A lot has changed 20 or so years since I first began writing about business communication. We now know far more about human cognition and how it affects perception and communication than we did when my previous books were written. Also, information technology has changedand continues to changethe way we communicate in a wide variety of ways. The materials presented here will cover most of the subjects traditionally covered in business communication textbooks and will also incorporate important new material about how people process information and the effective use of electronic communication.
Although communication is widely recognized as an essential skill, becoming an effective communicator is not especially easy. One of the things that makes communication problematic is the universal tendency to behave as though everyone hasor should havethe same view of reality as we do. Even though we know from daily experience that this is not the case, in most of our interactions we presuppose that others derive the same meaning from experiences as we do.
We all are inclined to believe that our own views are correct and that the world is as we perceive it to be. For this reason, to be successful at managing information and relationships, we need to develop a better understanding of the ways in which we and others create and structure subjective experience. Because the quality of our relationships depends on our understanding of and ability to manage our own subjective experiences and those of others, Business Communication: Managing Information and Relationships begins by looking at the nature of subjective experience and its influence on the communication process.
In Business @ the Speed of Thought, Bill Gates says I have a simple but strong belief. The most meaningful way to differentiate your company from your competition, the best way to put distance between yourself and the crowd, is to do an outstanding job with information. How you gather, manage, and use information will determine whether you win or lose (p. 3). In the information age, the same is as true for individuals as it is for organizations. How you gather, manage, and use information will play a significant role in your successnot only professionally but also personally, because how you handle information, how well you communicate, influences all your relationships.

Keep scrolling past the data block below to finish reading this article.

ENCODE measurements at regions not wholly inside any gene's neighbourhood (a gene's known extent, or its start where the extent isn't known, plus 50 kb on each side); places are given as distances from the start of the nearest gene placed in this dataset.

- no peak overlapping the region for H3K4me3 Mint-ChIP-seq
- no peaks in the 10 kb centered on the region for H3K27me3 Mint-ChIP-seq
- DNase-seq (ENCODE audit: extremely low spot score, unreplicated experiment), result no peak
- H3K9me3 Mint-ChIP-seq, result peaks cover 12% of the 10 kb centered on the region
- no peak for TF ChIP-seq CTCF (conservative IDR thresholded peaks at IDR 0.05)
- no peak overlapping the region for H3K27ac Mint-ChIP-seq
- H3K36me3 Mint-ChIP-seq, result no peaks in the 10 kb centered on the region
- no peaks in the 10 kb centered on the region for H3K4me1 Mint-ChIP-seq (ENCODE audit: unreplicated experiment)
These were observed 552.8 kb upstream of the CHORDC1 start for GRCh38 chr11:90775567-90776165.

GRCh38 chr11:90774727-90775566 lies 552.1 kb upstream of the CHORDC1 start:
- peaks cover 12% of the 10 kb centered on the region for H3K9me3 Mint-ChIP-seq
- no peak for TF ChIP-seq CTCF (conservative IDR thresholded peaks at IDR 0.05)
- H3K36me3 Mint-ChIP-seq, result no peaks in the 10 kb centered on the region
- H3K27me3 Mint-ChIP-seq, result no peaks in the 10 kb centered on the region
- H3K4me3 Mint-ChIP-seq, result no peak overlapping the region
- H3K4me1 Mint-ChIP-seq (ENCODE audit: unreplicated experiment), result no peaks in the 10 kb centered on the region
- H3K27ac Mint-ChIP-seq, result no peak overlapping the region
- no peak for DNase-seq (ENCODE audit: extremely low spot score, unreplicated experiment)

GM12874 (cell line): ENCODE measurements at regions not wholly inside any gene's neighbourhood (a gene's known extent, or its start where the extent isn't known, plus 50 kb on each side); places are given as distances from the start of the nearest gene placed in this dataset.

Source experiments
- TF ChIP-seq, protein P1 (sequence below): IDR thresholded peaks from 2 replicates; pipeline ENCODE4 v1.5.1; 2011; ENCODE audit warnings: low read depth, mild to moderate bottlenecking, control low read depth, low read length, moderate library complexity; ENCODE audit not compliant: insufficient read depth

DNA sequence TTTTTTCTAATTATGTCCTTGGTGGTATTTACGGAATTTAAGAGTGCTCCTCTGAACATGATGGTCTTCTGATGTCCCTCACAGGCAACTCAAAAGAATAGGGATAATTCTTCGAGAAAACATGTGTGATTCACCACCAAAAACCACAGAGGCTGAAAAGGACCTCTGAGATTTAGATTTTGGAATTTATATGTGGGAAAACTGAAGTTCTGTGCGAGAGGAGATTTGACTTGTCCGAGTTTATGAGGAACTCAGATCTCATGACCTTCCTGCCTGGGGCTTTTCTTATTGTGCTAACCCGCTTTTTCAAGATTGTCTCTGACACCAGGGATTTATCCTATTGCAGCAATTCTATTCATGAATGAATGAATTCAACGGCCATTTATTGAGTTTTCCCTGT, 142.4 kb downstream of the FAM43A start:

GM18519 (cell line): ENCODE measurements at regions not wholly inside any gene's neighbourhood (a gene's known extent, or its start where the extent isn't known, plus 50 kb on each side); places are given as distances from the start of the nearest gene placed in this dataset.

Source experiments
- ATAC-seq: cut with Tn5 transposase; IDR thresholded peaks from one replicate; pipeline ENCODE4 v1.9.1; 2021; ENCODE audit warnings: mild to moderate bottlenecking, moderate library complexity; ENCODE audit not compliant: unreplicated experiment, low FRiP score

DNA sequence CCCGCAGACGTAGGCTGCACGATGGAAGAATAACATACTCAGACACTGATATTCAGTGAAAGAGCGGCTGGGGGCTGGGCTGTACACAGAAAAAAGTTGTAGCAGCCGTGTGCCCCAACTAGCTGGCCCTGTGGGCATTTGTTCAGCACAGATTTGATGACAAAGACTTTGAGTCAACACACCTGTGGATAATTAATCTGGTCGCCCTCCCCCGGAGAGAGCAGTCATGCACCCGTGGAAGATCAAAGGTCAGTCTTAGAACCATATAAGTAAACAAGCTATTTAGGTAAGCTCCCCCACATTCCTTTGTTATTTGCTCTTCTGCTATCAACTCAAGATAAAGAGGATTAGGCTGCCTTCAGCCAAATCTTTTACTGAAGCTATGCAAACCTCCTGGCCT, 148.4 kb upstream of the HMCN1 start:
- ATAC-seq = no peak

The paradox of the Information Age is knowing what information is essential for a given task and being able to obtain and understand it is both easier and more difficult. These materials are designed to help you think about information and communication in a new way so that you can obtain high quality information more quickly and understand how it can help you achieve your personal and professional objectives.
Effective communication requires an understanding of the way in which people perceive themselves and their environment and the ability to provide them with the information they need to achieve their goals. Much of this information is communicated nonverbally, so understanding the fundamentals of nonverbal communication is essential.
This section covers the fundamentals of English usage, a number of useful advanced language patterns, and the ways in which we use language to create and communicate meaning.
If you earn $50,000 a year and spend 30 minutes planning, composing, and revising a document, you've invested approximately $25 in the document before sending itand that does not include the cost of the equipment or space you used while writing. If you take an hour, which important documents could easily require, the cost doubles to $50. You will want each document you send to provide a good return on your investment.
Most new college graduates will change careers three to five times in their working life and change the organizations for which they work more often than that. You will need to keep your resume up to date, because each change will probably require a letter of application, resume, one or more interviews, and appropriate postinterview follow-up correspondence.
A number of different studies have shown that the higher you go up the corporate ladder, the more time you will spend communicating. For this reason, effective communication is one of the prerequisites for promotion and investing the time required to become an effective communicator will serve you well, both now and throughout your career.
Additionally, Western Michigan University supported my work on these materials through a Teaching and Learning with Technology Grant and a sabbatical leave for the Winter Semester 2000.